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dc.contributor.authorSherwood Forest Hospitals NHS Foundation Trust
dc.date.accessioned2020-10-08T14:34:41Z
dc.date.available2020-10-08T14:34:41Z
dc.date.issued2020-05
dc.identifier.citationMILOSEVIC, M. et al. Pulmonary Metastasectomy in Colorectal Cancer: updated analysis of 93 randomized patients - control survival is much better than previously assumed. Colorectal disease : the official journal of the Association of Coloproctology of Great Britain and Ireland, [s. l.], 2020. DOI 10.1111/codi.15113.en
dc.identifier.otherPMID: 32388895
dc.identifier.urihttps://orda.derbyhospitals.nhs.uk/handle/123456789/2329
dc.description.abstractAim: Lung metastases from colorectal cancer are resected in selected patients in the belief that this confers a significant survival advantage. It is generally assumed that the 5-year survival of these patients would be near zero without metastasectomy. We tested the clinical effectiveness of this practice in Pulmonary Metastasectomy in Colorectal Cancer (PulMiCC), a randomized, controlled noninferiority trial. Method: Multidisciplinary teams in 14 hospitals recruited patients with resectable lung metastases into a two-arm trial. Randomization was remote and stratified according to site, with minimization for age, sex, primary cancer stage, interval since primary resection, prior liver involvement, number of metastases and carcinoembryonic antigen level. The trial management group was blind to patient allocation until after intention-to-treat analysis. Results: From 2010 to 2016, 93 participants were randomized. These patients were 35-86 years of age and had between one and six lung metastases at a median of 2.7 years after colorectal cancer resection; 29% had prior liver metastasectomy. The patient groups were well matched and the characteristics of these groups were similar to those of observational studies. The median survival after metastasectomy was 3.5 (95% CI: 3.1-6.6) years compared with 3.8 (95% CI: 3.1-4.6) years for controls. The estimated unadjusted hazard ratio for death within 5 years, comparing the metastasectomy group with the control group, was 0.93 (95% CI: 0.56-1.56). Use of chemotherapy or local ablation was infrequent and similar in each group. Conclusion: Patients in the control group (who did not undergo lung metastasectomy) have better survival than is assumed. Survival in the metastasectomy group is comparable with the many single-arm follow-up studies. The groups were well matched with features similar to those reported in case series.en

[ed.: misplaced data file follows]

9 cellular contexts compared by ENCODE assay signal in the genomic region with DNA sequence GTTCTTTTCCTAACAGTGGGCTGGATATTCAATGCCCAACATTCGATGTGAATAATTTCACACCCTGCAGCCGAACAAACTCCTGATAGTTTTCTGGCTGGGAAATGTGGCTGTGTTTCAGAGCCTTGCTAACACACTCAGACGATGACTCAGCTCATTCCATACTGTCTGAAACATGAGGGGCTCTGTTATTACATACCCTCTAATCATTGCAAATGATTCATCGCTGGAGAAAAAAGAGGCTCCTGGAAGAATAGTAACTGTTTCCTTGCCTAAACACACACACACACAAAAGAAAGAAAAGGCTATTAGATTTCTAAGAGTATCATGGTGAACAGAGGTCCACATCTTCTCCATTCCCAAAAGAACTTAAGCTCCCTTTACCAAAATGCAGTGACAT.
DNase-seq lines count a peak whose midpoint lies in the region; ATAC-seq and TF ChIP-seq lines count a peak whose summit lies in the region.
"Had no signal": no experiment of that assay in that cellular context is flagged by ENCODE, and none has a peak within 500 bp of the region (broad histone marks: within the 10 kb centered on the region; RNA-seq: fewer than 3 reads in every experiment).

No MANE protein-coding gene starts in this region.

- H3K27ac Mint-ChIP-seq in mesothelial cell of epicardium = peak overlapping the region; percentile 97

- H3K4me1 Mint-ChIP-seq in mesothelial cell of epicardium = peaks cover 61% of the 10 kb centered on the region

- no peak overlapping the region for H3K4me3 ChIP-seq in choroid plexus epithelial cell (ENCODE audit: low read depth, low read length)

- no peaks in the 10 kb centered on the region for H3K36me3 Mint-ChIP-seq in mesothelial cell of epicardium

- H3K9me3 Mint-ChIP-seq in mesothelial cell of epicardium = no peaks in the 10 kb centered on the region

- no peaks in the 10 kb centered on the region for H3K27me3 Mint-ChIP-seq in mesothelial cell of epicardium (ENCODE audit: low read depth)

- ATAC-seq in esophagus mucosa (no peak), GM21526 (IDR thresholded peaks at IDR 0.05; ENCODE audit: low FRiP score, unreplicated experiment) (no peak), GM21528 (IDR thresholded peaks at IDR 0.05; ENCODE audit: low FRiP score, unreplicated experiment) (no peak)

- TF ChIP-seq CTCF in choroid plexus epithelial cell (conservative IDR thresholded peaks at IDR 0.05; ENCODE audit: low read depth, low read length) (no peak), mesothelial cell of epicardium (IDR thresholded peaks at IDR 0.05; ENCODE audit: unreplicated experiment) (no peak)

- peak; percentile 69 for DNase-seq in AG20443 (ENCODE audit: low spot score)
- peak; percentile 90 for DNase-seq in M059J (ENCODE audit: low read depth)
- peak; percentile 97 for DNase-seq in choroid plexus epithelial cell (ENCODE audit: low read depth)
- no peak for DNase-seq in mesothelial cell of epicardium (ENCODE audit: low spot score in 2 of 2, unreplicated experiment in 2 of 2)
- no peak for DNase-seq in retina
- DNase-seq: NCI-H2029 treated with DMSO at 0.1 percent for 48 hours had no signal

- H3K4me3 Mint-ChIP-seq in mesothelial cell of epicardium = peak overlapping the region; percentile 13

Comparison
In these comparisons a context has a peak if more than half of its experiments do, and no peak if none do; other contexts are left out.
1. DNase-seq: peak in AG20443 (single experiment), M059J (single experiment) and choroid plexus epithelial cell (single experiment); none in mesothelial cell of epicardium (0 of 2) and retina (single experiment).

dc.description.sponsorshipC7678/A11393 United Kingdom Cancer Research UKen
dc.language.isoenen
dc.subjectPulMiCCen
dc.subjectClinical Trialen
dc.subjectColorectal Canceren
dc.subjectLung Metastasectomyen
dc.titlePulmonary Metastasectomy in Colorectal Cancer: updated analysis of 93 randomized patients - control survival is much better than previously assumed.en
dc.typeArticleen


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